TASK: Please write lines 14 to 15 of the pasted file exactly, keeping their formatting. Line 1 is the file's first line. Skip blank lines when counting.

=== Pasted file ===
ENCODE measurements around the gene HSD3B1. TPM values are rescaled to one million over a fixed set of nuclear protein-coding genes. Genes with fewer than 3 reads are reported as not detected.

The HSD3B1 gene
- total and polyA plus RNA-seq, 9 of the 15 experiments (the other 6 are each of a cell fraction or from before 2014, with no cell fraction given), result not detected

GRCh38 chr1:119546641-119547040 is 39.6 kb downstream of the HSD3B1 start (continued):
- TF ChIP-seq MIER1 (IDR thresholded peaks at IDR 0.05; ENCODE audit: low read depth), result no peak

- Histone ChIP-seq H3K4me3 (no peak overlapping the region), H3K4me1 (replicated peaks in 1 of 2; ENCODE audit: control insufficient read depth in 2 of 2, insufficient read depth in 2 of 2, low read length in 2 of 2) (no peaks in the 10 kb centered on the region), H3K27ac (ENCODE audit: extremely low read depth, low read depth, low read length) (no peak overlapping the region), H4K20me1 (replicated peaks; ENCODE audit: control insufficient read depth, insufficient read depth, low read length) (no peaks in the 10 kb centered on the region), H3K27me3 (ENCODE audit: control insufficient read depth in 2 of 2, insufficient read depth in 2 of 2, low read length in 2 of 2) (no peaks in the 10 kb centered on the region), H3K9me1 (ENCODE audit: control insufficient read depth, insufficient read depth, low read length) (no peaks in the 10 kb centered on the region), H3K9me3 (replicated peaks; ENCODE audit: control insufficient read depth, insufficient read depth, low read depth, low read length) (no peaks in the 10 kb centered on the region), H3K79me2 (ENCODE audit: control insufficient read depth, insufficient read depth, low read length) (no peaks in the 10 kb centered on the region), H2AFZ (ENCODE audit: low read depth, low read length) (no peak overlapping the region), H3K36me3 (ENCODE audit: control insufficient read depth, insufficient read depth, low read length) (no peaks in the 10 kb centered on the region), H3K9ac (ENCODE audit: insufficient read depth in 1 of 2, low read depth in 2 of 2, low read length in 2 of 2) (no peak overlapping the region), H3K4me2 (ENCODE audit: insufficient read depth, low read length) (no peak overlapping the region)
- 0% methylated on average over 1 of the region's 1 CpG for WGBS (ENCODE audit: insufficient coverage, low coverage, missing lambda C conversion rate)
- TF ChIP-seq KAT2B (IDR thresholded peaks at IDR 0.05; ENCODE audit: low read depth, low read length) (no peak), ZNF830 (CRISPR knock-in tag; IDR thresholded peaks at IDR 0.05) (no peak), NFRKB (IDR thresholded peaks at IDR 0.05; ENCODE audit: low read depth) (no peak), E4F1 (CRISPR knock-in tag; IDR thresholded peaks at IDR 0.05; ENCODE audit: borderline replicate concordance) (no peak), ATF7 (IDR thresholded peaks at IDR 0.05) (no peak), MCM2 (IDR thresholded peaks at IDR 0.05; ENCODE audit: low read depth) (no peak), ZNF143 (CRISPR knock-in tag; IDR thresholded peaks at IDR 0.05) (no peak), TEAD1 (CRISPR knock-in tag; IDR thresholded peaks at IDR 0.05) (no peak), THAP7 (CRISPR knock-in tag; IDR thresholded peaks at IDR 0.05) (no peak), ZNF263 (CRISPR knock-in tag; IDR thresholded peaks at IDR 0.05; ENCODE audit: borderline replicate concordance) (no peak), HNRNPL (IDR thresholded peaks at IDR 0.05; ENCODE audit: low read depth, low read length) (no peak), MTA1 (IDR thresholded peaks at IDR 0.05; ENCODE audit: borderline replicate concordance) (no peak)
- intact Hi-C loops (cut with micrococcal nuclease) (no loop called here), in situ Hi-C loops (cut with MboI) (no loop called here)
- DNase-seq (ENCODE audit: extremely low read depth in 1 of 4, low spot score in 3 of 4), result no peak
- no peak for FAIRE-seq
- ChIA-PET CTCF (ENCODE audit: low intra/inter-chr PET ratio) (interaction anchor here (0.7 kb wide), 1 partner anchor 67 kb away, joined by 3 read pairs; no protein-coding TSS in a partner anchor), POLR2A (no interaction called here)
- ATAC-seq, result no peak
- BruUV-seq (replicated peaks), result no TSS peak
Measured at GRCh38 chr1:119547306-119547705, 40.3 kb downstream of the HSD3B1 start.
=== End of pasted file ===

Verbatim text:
- BruUV-seq (replicated peaks), result no TSS peak
Measured at GRCh38 chr1:119547306-119547705, 40.3 kb downstream of the HSD3B1 start.